Revitalising this blog with a rather grumpy post – sorry!
The Museum of Copenhagen (FB) has recently reopened in a newly refurbished building on the corner of Vester Voldgade and Stormgade, a short hop from the National Museum and at the heart of the newly branded cultural district. City museums as curators of the narrative of place are a particular interest of mine, and I always make a point of visiting them.
Given the massive change Copenhagen has undergone since the museum closed as part of the relocation process I was keen to take an early look, however the opening event (Københavneråbningen) in February had Not For Me written all over it. You want free entry, perhaps some talks and guided tours round the new museum, pointers to activities of interest and ways to get involved? Nope. With half term kicking off the same day it was Toddler Time, just like most of the time, with heritage as entertainment and the museum at best the background for hygge and a coffee. I put my inspection on hold.
I finally made it with a 50% coronavirus discount on 25 July – with combined admission to Thorvaldsens Museum this was a rare Danish bargain. (It’s worth noting that both museums are free on Wednesdays.)
Let’s start with a look back. From 1956 the museum, founded in 1901, occupied the home of Det Kongelige Københavnske Skydeselskab, built in 1787 and taken over by the council in 1953. This historic setting very much set the tone for the museum as a whole, and the exhibitions felt a bit thin. On the plus side the city walks programme was vibrant and the rather hokey website was at least supplemented by Væggen (The Wall; now serving an error), a collection of photos, both historic and current, some uploaded by the public, also available as a 12m touchscreen in various key sites around the city.
The museum closed in October 2015, and the fate of the building remains uncertain. While the council could do with the money a sale would generate, there are tentative plans for a musikhus. Meanwhile. the last time I looked the CPH miniby still stood in front of the building at Vesterbrogade 59.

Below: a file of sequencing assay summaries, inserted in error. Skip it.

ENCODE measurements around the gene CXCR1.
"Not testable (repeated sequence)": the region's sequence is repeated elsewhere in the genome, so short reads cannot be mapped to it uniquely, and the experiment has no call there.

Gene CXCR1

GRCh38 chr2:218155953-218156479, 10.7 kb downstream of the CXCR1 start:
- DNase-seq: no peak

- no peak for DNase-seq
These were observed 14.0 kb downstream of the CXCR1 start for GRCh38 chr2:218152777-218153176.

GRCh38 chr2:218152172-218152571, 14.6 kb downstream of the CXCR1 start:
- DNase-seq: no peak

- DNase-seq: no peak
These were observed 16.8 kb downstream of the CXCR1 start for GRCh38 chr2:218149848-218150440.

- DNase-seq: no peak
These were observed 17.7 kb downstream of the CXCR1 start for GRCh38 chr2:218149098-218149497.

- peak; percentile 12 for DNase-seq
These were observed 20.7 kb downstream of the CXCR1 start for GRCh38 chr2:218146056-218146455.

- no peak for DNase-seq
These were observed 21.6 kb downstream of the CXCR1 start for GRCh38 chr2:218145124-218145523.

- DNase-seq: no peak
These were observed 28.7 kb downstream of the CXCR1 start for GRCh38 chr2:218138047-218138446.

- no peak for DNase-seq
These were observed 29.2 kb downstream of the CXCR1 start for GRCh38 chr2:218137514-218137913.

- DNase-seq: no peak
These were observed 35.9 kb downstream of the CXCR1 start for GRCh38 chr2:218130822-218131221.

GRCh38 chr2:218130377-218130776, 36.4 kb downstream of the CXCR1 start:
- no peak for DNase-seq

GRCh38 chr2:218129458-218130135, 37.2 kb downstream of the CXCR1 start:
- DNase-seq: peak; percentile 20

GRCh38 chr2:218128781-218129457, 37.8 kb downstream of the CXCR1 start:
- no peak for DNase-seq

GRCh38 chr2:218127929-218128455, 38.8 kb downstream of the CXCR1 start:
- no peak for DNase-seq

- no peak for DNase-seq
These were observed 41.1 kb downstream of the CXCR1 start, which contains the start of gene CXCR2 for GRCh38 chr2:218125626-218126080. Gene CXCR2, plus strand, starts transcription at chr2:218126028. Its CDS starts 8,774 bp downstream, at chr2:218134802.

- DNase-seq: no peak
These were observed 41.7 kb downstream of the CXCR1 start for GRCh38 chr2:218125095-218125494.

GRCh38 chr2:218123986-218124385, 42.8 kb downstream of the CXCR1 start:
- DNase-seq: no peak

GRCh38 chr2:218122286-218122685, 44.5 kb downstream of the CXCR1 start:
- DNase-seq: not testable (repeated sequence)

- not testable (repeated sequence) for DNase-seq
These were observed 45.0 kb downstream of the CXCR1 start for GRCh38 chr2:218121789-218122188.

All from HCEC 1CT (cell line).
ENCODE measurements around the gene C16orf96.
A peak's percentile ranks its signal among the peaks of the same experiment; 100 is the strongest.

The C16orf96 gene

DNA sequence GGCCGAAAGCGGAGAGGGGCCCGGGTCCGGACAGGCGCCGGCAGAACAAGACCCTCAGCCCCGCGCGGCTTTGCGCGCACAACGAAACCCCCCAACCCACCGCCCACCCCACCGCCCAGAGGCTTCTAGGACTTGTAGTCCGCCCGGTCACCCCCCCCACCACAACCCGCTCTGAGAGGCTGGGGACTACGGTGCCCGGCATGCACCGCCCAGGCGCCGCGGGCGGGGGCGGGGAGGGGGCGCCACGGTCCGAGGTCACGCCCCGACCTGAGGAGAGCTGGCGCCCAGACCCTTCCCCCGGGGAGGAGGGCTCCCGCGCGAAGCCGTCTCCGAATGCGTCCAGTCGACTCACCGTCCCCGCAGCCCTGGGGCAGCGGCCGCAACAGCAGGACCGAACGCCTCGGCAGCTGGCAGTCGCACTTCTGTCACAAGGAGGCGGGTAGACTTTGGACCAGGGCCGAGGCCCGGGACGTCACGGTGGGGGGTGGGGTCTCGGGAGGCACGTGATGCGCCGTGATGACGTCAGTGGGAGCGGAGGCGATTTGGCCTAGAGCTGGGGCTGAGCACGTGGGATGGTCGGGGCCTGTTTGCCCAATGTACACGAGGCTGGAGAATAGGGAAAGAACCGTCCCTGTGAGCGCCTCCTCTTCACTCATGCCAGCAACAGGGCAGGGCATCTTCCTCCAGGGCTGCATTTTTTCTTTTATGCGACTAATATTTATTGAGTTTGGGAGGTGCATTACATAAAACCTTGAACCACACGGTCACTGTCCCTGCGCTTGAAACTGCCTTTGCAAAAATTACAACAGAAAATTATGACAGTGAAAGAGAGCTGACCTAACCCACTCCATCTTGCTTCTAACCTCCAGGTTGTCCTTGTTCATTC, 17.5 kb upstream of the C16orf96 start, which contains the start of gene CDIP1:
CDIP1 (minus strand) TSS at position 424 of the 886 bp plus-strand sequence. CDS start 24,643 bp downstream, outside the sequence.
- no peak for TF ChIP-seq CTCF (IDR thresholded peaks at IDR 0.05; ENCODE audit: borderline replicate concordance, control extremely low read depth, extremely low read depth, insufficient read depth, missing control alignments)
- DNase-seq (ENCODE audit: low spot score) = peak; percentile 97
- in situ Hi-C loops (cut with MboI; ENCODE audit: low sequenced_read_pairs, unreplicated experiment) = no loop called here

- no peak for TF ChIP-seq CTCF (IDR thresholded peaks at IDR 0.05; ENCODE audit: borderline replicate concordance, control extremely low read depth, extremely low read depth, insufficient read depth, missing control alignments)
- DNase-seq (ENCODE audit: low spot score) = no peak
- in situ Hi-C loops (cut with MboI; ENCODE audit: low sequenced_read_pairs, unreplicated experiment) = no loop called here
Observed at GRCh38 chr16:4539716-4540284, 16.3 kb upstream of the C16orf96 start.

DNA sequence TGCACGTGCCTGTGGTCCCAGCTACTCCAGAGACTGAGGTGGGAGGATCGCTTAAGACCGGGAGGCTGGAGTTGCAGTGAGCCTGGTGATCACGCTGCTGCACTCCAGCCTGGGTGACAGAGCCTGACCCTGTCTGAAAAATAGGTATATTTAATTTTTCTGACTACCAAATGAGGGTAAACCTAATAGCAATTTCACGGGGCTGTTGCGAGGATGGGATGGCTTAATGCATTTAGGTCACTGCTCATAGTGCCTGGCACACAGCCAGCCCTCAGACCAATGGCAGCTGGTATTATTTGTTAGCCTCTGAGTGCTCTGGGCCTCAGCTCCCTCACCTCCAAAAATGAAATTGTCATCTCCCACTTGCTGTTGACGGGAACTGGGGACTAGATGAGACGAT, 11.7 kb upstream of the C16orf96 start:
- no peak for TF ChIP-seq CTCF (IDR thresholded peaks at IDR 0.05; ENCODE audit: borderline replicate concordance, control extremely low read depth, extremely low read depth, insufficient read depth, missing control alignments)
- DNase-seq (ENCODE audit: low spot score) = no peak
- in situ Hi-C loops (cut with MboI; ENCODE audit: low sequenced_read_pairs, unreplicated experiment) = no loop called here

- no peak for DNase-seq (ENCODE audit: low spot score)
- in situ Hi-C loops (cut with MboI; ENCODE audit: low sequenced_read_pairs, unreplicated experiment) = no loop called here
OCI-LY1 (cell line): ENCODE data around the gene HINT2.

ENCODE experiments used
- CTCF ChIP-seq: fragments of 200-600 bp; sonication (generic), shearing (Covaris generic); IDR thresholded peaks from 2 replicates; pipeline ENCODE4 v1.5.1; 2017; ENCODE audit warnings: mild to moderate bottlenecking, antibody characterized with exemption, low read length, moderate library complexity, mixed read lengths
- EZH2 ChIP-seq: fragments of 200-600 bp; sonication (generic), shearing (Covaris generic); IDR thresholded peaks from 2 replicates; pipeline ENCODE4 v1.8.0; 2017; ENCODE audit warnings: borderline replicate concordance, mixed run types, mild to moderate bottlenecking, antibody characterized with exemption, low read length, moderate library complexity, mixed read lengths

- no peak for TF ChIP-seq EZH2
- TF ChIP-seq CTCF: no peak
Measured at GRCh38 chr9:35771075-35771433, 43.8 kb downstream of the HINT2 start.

Facebook updates during the four year interim focused on new archaeological finds, the refurbishment of the building and Storm20, a temporary makerspace next door. Somewhat surprisingly history, so often overlooked in CPH’s ultra-modern cityscape, was dominant, and seems to be the museum’s focus, with its new location close to the streets of the fairytale Middeladerbyen offering an alternative iteration of the Wonderful Copenhagen narrative to BLOX, itself adjacent to the waterfront.
The museum’s new home at Stormgade 18 exchanges the 18th century for the 19th. Built in 1894 by Hans Jørgen Holm, it’s a typically stolid brick building of the period, built for Overformynderiet, a civil authority which managed and distributed money to the needy. In existence from 1868 to 1982, Overformynderiet ended its days at Holmens Kanal 20, a modernist gem dating from 1937, with Stormgade 18 used by range of other communal institutions over the years.
The building is beautifully restored, but my first impression was how church-like it was, and so dimly lit! The 21st century facilities are an awkward fit, not least an uncomfortable-looking lounge and the obligatory candlelit cafe. What of the content? Early publicity made much of the objects on show, including a new interactive model (is it? there is a digital display behind), and early reviewers have been relentlessly positive. The permanent exhibition, arranged chronologically from 12000 BCE before coming to an abrupt halt in 1950, is not yet complete, with several doors closed and marked ‘history in the making’. There’s LOTS of text – and I like text – and not many objects. A panel on Nørreport is shoved into a corner by the lift; is the building dicatating layout? The English text is in unidiomatic flat prose that reads like a machine translation or Wikipedia entry.
Better: a digital display of eight figures from the ‘modern’ age, accompanied by a handful of objects, which would work well online; as it is there is only room for a couple of people to view it at a time. I paged through the display for the flaneur (thx Danish Design Review) – this could usefully have been taken forward right up to the present day.
Also well done was a room on Bispebjerg, part of the city’s 1901 landgrab, and one of few forays out of Indre By and the brokvartere. This display has been produced by pupils from Tagensbo Skole (1938; previously Grundtvigs Skole) and Bureau Detours, and highlights ‘new forms of welfare’ such as Utterslev Daghjem, the first nursery in Denmark designed by an architect. More of this, please.